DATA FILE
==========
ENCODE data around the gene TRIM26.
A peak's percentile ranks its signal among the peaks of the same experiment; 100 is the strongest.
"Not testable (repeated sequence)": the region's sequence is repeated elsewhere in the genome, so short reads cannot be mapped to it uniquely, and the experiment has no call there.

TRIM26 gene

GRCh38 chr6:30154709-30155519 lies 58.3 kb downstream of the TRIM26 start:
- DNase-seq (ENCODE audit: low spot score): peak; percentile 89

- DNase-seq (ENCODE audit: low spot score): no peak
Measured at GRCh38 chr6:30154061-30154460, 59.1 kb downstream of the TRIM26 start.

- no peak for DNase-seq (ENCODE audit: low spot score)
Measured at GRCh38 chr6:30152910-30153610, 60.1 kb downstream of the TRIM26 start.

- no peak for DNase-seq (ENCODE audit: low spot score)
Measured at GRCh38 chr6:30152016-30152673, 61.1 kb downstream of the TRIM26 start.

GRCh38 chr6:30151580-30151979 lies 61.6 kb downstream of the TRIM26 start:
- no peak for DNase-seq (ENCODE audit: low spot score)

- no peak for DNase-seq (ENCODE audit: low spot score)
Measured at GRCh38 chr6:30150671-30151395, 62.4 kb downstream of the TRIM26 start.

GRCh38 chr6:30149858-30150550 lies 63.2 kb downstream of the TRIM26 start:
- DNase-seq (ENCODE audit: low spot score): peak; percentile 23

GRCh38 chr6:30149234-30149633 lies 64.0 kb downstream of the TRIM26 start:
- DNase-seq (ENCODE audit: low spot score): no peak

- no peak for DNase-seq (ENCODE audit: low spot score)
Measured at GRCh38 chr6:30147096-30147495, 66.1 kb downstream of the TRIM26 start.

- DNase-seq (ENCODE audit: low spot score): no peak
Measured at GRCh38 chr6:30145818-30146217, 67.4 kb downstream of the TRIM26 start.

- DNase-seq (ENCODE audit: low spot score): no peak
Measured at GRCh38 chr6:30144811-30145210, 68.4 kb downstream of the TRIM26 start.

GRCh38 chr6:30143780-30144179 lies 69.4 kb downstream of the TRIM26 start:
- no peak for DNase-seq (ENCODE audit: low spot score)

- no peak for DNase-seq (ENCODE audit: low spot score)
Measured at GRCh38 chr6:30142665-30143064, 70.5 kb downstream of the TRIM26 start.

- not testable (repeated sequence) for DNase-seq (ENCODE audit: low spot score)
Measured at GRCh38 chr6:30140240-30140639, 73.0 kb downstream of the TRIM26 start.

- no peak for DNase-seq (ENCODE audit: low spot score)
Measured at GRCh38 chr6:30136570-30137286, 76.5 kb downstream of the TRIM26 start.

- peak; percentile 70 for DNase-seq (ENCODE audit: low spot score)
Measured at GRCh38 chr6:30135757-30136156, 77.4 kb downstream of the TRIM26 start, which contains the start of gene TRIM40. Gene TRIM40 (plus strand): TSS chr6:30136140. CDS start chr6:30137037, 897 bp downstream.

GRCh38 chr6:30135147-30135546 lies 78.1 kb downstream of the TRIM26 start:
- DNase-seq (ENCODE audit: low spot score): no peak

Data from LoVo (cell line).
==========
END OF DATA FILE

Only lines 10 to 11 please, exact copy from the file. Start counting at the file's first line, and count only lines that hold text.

Measured at GRCh38 chr6:30152910-30153610, 60.1 kb downstream of the TRIM26 start.

- no peak for DNase-seq (ENCODE audit: low spot score)